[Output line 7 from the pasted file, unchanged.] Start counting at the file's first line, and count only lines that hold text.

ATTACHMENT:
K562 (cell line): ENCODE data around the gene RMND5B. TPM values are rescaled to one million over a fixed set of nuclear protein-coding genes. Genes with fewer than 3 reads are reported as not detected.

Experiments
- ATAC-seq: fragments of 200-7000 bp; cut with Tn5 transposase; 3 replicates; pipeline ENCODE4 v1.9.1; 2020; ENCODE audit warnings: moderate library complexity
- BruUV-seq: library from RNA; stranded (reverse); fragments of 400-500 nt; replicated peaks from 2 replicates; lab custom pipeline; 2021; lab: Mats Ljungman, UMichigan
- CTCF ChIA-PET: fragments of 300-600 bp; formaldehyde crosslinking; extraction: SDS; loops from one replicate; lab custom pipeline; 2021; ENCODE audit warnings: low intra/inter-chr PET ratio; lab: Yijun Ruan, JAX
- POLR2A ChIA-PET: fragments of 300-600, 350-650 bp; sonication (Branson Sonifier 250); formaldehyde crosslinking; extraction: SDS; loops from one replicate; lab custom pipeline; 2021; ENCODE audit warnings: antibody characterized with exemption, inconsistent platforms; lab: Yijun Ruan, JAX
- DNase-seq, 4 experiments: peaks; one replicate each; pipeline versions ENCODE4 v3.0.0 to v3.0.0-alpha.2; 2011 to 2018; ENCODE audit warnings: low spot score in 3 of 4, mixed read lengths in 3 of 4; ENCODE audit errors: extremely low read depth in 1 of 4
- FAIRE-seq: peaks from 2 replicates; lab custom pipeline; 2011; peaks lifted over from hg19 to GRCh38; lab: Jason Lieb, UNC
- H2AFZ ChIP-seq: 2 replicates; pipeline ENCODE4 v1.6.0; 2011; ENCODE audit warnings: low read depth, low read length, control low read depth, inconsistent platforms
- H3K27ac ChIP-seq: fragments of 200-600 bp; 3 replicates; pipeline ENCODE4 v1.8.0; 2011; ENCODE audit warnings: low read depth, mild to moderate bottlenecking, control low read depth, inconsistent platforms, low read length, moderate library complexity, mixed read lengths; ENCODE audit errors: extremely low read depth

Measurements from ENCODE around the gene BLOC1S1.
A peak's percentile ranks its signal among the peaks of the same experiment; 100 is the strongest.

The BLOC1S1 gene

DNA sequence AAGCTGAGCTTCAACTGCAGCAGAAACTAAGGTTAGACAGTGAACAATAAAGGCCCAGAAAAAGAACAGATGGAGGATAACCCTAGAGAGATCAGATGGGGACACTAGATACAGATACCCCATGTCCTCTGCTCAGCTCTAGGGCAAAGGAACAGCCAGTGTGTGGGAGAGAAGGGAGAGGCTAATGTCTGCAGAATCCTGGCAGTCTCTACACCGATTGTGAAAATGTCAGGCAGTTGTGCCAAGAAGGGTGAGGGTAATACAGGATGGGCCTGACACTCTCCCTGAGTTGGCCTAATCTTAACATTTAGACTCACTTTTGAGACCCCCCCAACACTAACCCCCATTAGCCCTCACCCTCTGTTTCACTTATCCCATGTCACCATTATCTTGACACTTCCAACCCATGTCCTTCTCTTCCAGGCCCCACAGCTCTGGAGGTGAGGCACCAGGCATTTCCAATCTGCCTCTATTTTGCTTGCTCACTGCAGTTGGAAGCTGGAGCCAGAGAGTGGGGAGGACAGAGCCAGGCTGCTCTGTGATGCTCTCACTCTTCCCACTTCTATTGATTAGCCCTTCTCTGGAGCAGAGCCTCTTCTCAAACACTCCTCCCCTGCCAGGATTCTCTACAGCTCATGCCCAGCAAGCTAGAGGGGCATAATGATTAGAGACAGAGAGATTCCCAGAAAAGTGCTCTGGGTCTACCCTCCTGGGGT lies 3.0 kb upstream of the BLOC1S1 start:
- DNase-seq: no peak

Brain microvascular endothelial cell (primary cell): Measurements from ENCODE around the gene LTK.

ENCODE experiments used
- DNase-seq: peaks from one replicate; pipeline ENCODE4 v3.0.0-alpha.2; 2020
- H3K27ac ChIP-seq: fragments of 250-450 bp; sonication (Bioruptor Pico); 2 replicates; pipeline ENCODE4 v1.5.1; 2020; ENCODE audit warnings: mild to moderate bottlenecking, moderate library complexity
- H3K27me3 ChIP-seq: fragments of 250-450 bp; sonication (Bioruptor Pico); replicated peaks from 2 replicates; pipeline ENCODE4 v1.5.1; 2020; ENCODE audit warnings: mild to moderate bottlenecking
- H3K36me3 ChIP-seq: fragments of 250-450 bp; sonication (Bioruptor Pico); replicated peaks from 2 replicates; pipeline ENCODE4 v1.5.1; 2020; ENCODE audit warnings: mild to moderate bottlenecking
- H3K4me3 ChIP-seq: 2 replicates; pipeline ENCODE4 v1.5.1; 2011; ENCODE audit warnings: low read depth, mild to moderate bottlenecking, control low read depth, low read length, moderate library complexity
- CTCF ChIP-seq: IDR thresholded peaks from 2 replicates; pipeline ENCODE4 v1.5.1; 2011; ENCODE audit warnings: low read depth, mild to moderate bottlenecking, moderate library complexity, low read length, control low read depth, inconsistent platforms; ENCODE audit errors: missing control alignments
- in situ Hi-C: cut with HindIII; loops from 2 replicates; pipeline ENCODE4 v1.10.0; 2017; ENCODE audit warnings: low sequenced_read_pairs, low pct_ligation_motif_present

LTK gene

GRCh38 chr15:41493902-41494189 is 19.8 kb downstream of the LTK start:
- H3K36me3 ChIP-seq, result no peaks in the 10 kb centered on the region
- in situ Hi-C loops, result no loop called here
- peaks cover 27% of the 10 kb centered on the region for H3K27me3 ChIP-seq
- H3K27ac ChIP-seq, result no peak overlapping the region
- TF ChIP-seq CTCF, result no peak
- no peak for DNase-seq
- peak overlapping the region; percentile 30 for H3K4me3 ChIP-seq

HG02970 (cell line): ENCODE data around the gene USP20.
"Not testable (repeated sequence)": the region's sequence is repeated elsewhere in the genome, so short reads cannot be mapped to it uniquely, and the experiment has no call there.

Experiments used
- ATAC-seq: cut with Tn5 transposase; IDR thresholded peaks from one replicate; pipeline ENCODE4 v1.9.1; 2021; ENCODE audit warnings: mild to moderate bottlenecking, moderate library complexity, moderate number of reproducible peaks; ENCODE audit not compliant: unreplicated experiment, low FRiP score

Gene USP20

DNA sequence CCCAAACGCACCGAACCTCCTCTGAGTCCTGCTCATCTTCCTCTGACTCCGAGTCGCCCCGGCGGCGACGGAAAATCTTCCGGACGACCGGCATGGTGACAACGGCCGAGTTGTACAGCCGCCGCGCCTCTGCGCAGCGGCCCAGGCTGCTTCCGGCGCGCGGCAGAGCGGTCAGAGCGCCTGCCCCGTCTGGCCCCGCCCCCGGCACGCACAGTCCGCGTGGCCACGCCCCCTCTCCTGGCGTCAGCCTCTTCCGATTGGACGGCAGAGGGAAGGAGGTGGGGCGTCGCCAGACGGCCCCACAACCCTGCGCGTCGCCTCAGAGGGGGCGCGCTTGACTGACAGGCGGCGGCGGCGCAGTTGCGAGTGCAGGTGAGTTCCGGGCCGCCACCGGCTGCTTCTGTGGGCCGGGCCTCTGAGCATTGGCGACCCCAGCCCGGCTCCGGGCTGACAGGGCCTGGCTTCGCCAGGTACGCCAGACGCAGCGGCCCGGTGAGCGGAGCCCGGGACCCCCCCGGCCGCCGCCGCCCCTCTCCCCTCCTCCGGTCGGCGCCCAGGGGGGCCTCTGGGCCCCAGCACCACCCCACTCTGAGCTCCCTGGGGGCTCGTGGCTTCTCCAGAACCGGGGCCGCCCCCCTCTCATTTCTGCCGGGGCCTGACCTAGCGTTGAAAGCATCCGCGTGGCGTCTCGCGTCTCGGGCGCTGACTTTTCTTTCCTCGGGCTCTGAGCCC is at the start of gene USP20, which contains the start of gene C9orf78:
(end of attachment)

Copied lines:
- DNase-seq, 4 experiments: peaks; one replicate each; pipeline versions ENCODE4 v3.0.0 to v3.0.0-alpha.2; 2011 to 2018; ENCODE audit warnings: low spot score in 3 of 4, mixed read lengths in 3 of 4; ENCODE audit errors: extremely low read depth in 1 of 4